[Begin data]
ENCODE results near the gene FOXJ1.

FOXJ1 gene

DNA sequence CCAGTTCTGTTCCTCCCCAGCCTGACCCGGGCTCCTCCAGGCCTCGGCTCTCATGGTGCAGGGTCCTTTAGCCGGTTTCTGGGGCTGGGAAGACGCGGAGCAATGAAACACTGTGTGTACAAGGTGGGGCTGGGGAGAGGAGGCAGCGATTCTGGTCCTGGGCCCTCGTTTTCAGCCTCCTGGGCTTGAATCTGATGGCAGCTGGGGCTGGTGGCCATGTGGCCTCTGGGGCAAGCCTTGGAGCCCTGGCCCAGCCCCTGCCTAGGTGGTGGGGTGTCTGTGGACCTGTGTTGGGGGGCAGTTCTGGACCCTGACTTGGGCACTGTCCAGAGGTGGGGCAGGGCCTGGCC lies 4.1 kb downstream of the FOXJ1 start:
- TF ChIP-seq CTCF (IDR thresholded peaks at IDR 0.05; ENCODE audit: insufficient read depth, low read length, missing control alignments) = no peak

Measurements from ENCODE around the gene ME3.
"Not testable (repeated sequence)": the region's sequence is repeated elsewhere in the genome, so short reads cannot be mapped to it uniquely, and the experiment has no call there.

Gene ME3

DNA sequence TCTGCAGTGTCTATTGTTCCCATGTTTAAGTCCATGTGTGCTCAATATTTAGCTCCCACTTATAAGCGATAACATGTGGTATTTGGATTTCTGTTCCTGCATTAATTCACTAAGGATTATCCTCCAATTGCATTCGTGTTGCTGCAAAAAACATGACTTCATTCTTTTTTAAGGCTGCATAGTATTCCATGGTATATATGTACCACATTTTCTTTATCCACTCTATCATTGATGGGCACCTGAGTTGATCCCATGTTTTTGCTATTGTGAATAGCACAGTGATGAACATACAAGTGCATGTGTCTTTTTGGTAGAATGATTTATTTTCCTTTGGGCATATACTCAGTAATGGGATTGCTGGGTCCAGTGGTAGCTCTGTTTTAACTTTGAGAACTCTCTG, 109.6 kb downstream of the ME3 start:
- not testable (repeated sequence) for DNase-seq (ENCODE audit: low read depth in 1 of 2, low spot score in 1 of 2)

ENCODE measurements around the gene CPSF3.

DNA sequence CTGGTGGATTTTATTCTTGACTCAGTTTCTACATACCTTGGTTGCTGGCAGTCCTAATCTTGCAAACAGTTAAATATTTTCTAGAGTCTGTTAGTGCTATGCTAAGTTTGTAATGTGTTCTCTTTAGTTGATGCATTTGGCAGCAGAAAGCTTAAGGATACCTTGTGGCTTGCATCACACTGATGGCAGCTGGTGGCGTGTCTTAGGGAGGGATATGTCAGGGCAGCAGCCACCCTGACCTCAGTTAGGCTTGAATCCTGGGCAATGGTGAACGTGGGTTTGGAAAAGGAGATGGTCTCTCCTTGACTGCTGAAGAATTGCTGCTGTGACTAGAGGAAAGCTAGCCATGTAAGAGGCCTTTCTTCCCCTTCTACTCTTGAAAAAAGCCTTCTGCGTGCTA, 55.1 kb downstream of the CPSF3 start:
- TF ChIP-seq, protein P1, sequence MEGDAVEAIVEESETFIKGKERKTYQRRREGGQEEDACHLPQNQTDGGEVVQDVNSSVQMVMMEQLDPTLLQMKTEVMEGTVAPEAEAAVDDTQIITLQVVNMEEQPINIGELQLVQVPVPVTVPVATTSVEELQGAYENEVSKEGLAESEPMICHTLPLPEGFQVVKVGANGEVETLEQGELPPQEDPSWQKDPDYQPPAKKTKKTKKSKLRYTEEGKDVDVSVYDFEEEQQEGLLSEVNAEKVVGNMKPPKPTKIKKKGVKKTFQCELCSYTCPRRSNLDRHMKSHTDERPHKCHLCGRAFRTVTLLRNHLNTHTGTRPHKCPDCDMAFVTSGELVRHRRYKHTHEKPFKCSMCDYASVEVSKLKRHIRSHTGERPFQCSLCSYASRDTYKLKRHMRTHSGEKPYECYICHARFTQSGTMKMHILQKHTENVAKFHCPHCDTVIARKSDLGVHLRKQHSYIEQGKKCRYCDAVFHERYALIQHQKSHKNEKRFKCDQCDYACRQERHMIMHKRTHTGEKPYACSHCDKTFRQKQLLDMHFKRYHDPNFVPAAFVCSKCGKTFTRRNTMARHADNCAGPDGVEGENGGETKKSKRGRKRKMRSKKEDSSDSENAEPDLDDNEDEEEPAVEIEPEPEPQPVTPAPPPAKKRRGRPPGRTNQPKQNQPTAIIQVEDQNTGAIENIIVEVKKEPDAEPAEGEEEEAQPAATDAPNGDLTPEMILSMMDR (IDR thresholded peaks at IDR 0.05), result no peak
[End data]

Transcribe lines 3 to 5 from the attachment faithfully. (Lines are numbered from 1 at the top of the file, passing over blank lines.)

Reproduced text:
DNA sequence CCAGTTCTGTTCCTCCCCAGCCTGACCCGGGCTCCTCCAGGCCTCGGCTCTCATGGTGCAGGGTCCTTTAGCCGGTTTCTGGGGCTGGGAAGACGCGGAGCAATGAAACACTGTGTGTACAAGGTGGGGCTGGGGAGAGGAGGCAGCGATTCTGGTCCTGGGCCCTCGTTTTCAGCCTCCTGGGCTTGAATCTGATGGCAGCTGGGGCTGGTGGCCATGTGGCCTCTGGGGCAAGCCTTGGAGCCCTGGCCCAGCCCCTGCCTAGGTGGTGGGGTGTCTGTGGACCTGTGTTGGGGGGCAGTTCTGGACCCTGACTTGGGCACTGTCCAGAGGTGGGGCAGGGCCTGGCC lies 4.1 kb downstream of the FOXJ1 start:
- TF ChIP-seq CTCF (IDR thresholded peaks at IDR 0.05; ENCODE audit: insufficient read depth, low read length, missing control alignments) = no peak

Measurements from ENCODE around the gene ME3.